Beggars’ ticks on weed control chopping block
Goals for the Beggars' ticks project
The two-year project aims to control the pest plant before it takes over the Ōtukaikino Wildlife Management Reserve.
The project being led by Lamb and Hayward Living Memorial Trust aims to eliminate the presence of targeted weed species (Beggars' tick) within the site and increase the density and diversity of native vegetation by 2025.
Threat to wetlands and waterways
Beggars' ticks are a prolific weed, and are considered a threat to areas with low stature native vegetation. It seems to be contained only within the Ōtukaikino Living Memorial Wetland at this stage but has the potential to spread via waterways easily if left uncontrolled.
Progress was stalled by the COVID-19 lock-down so a concerted effort is needed to get the project back on track.
Weed control a success
Matthew Brosnahan, Development Ranger for the Lamb and Hayward Living Memorial Trust said phase one of the project has gone exceptionally well.
“The Living Memorial Trust aims to have an exemplary wetland with few weeds, so this weed control project plays an important role in achieving our goal.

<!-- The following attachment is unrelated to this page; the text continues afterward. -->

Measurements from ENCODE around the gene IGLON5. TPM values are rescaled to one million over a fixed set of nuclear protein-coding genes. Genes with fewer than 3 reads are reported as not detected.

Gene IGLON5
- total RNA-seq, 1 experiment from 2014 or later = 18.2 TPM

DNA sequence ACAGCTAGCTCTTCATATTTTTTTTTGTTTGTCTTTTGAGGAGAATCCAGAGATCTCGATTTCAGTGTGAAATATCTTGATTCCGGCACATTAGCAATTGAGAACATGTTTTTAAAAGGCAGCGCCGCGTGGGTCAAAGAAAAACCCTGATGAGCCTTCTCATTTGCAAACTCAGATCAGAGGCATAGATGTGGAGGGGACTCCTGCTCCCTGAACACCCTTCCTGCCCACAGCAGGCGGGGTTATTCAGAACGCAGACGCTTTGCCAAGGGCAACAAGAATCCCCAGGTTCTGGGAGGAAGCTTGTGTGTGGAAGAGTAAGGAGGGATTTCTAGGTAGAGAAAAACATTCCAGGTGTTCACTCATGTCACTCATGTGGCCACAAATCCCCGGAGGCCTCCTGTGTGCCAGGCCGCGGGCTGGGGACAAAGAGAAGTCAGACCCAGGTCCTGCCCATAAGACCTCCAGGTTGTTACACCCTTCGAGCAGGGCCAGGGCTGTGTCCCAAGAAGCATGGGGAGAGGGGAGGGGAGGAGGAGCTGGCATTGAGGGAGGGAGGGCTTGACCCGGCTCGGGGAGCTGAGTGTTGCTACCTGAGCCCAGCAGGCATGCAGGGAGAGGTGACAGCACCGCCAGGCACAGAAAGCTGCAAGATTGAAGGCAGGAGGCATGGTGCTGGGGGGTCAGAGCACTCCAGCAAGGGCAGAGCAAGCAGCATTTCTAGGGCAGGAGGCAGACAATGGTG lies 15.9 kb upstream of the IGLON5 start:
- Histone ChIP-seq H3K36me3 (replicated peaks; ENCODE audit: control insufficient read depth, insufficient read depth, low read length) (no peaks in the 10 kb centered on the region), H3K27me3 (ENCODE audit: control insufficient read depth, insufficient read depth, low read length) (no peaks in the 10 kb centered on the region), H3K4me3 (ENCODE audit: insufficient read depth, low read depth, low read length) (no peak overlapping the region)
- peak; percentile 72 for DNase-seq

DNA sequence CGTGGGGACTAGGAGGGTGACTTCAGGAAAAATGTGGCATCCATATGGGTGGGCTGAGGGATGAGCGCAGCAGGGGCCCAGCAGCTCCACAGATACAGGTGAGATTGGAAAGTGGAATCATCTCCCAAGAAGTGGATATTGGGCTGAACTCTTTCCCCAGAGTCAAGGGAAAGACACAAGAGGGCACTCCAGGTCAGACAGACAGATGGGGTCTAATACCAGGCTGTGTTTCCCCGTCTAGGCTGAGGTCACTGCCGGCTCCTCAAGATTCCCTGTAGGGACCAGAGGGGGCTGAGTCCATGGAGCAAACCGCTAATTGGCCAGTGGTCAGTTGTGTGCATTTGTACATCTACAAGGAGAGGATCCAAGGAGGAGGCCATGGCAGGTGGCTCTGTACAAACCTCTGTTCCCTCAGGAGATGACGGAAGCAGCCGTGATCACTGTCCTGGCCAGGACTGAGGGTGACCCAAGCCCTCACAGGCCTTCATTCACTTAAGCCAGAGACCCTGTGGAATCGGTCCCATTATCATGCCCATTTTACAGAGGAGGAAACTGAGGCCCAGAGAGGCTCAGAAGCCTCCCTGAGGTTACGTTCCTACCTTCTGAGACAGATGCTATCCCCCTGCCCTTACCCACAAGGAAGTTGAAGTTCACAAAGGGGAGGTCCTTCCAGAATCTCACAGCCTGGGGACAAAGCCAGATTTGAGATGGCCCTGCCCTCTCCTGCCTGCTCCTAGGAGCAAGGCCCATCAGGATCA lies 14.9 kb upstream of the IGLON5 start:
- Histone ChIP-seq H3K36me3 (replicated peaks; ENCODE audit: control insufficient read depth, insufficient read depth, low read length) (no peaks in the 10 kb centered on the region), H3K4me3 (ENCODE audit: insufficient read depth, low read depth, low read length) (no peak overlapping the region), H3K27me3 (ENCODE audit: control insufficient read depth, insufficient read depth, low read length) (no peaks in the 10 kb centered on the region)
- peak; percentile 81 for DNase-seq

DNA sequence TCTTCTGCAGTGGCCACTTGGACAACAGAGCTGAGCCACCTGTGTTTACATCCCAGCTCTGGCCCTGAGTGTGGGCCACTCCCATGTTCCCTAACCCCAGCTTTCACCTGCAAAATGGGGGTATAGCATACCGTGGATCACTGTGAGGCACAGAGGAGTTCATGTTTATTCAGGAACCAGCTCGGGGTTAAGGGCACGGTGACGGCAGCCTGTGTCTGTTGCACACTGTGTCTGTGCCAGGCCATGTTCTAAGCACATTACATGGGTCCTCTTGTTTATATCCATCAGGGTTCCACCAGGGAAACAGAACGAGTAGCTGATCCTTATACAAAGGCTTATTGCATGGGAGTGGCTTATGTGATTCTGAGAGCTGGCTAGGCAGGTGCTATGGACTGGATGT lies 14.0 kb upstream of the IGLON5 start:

“In phase one more than 340 hours were spent removing 23,000 Beggars' ticks plants by staff from Wildlands Consultants Ltd and Department of Conservation staff,” he said.
Replanting with natives
As part of the project, Swamp Kiokio (a native fern) was planted in open spaces around the wetland edge by volunteers to prevent the Beggars' ticks from growing.
Christchurch West Melton Water Zone Committee chair, Kevin Brown, said it’s exciting to see phase one of a project complete.
“This weed control work will help protect and restore an important wetland, which is a key goal for the zone committee.
“It is great to be able to work in partnership with committed groups and individuals that are passionate about making a positive difference to our precious environment,” he said.
Immediate Steps funding is available for projects that begin to restore our ecosystems and to work with nature to improve water quality.